For the receiver manufacturers, more rigorous software testing is needed to ensure that malicious attacks are identified by the receiver operating system and rejected. For the GPS industry as a whole, working with Government agencies, there is a need for operating and performance standards emphasizing data integrity and authentication. The legacy GPS navigation message does not contain any meaningful authentication features for the GPS downlink signals accessible by the civilian community, and no way to introduce such features (although the military P(Y) code could potentially be leveraged as a watermark in special cases). On the other hand, the modernized signals (which are now available on many GPS satellites) contain protocol features that could be leveraged to introduce several useful authentication features (although they are not used that way today). By working together to standardize and implement authentication features for GPS’s civil signals, some of the most significant vulnerabilities to GPS can be addressed – and we can prevent a potentially devastating attack (or sequence of attacks) on a par with 9/11.
Beyond the spoofing of a “victim” GPS receiver and the impact of such an attack on the host vehicle or user, there is the issue of validating a GPS report from a user – for example, a position report from an aircraft in flight, or a ship at sea, or an E911 call from a cellular user in distress. While some data links used to report a location may be encrypted for privacy – such as cellular data links — there is no special feature that ensures the underlying GPS data is truthful. This opens another back door for malicious actors who might be interested in e.g. spoofing a traffic management system or faking the true location of a vehicle (with the cooperation of the vehicle operator) to mask a crime. Typical crimes of this sort can include relatively minor crimes such as evading road taxes, or more serious crimes such as illegal fishing in protected waters or smuggling. As with the spoofing of a “victim” receiver discussed above, there are known techniques that can be applied to identify common methods of deception and increase our confidence in the underlying data – we have only to take the initiative to apply them.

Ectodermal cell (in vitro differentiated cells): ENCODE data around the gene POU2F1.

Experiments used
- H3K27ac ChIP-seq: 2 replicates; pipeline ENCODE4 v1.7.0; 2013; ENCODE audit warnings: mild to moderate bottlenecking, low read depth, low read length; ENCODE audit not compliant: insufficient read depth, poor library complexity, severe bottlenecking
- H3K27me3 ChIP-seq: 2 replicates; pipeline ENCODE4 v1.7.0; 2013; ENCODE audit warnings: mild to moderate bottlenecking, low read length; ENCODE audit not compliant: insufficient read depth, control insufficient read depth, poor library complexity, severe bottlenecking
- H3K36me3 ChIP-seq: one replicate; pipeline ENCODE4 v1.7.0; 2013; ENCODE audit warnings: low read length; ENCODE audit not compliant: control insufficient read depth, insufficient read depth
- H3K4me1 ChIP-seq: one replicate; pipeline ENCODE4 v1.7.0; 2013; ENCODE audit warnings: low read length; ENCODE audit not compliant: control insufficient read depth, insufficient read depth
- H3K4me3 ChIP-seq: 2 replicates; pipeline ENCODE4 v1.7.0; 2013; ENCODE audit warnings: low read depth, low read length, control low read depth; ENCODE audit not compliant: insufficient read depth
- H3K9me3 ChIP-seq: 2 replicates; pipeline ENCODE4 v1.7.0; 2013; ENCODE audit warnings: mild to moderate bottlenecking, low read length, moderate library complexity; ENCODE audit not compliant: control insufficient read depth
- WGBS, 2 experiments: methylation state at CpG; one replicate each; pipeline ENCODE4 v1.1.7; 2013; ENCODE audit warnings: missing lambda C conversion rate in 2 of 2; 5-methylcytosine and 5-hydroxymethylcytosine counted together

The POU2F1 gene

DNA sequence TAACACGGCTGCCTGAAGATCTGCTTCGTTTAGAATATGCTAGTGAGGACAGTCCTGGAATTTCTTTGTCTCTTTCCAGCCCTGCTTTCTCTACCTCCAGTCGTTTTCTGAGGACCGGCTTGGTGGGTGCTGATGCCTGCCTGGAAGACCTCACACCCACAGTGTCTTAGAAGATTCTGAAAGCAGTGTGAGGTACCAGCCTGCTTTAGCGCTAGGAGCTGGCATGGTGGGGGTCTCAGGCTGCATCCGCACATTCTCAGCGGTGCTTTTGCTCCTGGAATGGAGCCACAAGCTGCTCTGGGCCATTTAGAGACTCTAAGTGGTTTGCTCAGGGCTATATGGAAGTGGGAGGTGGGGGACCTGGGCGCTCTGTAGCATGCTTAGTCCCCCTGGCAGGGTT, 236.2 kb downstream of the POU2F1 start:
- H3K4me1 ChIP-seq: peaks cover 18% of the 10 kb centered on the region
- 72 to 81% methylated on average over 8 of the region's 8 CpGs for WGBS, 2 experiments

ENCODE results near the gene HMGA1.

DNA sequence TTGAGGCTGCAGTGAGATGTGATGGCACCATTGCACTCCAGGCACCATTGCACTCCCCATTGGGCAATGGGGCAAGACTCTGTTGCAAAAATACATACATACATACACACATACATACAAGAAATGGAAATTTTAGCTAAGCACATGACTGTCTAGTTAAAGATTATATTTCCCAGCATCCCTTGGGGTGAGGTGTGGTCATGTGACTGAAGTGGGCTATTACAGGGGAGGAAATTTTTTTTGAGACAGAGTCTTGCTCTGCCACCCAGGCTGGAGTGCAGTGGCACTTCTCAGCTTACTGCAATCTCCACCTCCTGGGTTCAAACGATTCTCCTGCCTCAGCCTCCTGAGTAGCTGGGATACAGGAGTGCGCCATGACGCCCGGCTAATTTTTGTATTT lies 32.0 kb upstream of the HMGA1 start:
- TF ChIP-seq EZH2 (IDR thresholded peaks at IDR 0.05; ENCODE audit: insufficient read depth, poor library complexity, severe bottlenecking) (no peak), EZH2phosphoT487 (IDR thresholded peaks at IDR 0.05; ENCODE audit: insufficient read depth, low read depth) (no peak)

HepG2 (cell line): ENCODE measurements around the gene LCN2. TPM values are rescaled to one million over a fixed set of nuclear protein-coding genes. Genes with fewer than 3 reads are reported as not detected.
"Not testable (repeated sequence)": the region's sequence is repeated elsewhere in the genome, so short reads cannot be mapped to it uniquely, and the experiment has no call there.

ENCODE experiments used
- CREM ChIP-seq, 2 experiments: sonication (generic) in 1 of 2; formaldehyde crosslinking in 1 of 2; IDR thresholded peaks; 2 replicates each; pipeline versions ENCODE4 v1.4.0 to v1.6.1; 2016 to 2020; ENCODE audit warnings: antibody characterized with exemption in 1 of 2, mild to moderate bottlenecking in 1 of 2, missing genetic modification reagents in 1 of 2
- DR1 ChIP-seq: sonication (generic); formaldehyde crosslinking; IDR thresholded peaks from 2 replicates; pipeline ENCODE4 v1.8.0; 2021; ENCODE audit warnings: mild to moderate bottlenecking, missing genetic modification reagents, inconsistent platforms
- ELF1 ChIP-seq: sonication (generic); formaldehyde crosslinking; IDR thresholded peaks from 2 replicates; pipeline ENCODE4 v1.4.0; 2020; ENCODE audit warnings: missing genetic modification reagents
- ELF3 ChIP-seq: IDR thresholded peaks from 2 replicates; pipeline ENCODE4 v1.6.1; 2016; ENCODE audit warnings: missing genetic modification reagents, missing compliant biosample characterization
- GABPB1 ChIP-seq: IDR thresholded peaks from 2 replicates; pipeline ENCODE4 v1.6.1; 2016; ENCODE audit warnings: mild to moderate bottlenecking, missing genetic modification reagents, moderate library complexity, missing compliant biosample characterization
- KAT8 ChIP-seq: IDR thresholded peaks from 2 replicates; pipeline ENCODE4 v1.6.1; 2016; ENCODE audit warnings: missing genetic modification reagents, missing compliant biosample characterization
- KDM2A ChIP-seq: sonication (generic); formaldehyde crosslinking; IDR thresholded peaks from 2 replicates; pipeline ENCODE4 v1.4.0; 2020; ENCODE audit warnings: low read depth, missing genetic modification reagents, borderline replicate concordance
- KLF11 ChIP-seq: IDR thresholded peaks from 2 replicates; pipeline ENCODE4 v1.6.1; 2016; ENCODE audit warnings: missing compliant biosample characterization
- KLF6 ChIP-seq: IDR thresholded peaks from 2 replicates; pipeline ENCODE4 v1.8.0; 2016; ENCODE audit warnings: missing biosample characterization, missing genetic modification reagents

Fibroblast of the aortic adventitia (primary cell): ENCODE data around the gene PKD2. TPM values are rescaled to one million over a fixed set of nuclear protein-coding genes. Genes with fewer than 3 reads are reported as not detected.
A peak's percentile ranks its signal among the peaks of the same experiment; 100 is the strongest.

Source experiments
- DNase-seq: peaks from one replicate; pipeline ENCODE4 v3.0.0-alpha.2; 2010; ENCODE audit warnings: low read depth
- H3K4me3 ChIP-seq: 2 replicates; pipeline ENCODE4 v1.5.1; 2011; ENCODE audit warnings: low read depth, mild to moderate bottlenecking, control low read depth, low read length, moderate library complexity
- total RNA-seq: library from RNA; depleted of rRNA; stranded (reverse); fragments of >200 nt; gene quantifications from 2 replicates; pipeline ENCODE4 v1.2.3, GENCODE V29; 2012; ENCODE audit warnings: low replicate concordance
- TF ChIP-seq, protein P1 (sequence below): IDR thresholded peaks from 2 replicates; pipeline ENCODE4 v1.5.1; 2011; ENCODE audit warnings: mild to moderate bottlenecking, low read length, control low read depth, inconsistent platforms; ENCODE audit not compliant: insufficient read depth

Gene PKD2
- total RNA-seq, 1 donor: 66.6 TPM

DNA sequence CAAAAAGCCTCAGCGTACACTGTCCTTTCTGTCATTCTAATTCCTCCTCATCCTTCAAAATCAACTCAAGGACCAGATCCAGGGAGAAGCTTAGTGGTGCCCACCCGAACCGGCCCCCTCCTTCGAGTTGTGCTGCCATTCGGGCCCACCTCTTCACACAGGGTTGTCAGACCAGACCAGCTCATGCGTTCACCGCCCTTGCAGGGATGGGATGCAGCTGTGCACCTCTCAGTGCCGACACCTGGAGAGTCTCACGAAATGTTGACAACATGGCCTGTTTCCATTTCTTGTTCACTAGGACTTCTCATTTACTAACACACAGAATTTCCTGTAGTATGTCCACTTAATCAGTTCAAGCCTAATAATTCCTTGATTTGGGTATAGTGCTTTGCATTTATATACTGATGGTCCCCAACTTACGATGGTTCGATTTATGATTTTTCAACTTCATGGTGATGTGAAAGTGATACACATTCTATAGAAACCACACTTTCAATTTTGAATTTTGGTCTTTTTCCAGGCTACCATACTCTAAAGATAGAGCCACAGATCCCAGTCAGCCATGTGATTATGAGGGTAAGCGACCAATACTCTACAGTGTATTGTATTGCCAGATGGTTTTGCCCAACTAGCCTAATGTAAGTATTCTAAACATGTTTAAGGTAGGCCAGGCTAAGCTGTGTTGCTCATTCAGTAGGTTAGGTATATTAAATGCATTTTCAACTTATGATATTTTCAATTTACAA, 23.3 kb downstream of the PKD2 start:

Over the coming decade, I expect the GPS industry and Government agencies to take a stronger position in protecting the integrity of the GPS broadcast signals, the assisted- and differential data links that are integral to many of today’s applications, and GPS position reports generated by users. While many useful ideas and technologies are already known, more innovation is certainly possible and expected. In my opinion, this will be an area of intense research and development; and potentially, a fruitful domain of new intellectual property.
Steve was one of our beloved Exclusive Experts for over a decade. He loved working with and through Round Table Group and sent all his cases to be managed by RTG. All of us at Round Table Group will miss him.
Dr. Heppe had over 40 years of experience in the area of telecommunications, electrical engineering, radio/radar, unmanned aircraft, and GPS/GNSS with General Electric Space Division, Stanford Telecommunications, Telenergy, Insitu/Boeing, and independent consultancies.